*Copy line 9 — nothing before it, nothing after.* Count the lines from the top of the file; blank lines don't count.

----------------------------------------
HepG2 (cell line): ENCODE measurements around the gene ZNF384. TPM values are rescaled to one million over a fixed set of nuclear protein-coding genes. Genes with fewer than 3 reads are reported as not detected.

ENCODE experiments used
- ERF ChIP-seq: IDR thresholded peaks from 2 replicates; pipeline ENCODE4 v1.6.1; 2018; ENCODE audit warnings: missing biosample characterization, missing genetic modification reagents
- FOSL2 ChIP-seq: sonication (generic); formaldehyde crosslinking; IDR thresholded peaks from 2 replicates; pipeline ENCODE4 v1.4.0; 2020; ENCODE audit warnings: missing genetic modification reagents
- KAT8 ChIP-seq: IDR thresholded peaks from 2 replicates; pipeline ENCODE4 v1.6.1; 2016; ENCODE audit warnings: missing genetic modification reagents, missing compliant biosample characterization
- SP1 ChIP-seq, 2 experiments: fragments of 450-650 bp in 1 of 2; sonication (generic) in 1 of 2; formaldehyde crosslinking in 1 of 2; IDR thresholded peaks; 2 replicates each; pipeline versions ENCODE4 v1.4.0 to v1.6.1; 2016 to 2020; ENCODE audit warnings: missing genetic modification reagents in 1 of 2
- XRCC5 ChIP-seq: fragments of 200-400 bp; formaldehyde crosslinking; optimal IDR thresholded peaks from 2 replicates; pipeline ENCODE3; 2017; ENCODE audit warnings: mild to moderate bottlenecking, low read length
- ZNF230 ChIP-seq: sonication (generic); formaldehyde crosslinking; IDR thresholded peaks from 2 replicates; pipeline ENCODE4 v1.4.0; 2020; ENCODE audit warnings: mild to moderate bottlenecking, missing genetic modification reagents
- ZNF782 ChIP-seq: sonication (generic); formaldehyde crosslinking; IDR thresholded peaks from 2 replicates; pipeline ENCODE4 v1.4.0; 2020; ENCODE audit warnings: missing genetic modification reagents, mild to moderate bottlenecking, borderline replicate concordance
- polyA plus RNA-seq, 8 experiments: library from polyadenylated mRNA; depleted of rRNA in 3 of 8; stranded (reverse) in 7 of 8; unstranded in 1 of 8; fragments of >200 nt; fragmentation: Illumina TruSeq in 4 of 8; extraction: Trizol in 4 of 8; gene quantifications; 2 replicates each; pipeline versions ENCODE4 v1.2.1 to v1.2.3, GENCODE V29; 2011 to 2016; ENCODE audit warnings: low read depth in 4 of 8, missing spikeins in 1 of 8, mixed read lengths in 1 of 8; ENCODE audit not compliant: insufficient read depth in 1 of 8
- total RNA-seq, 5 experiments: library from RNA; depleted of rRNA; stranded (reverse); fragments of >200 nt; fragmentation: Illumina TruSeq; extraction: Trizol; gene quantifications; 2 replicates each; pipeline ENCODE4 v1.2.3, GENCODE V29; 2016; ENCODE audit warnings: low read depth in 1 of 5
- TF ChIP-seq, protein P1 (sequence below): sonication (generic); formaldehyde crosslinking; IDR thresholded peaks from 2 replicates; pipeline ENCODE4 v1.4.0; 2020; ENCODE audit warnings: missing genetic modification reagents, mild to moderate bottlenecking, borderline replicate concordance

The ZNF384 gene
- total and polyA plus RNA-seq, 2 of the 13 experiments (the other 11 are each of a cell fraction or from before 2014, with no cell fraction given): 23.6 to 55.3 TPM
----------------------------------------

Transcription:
- ZNF782 ChIP-seq: sonication (generic); formaldehyde crosslinking; IDR thresholded peaks from 2 replicates; pipeline ENCODE4 v1.4.0; 2020; ENCODE audit warnings: missing genetic modification reagents, mild to moderate bottlenecking, borderline replicate concordance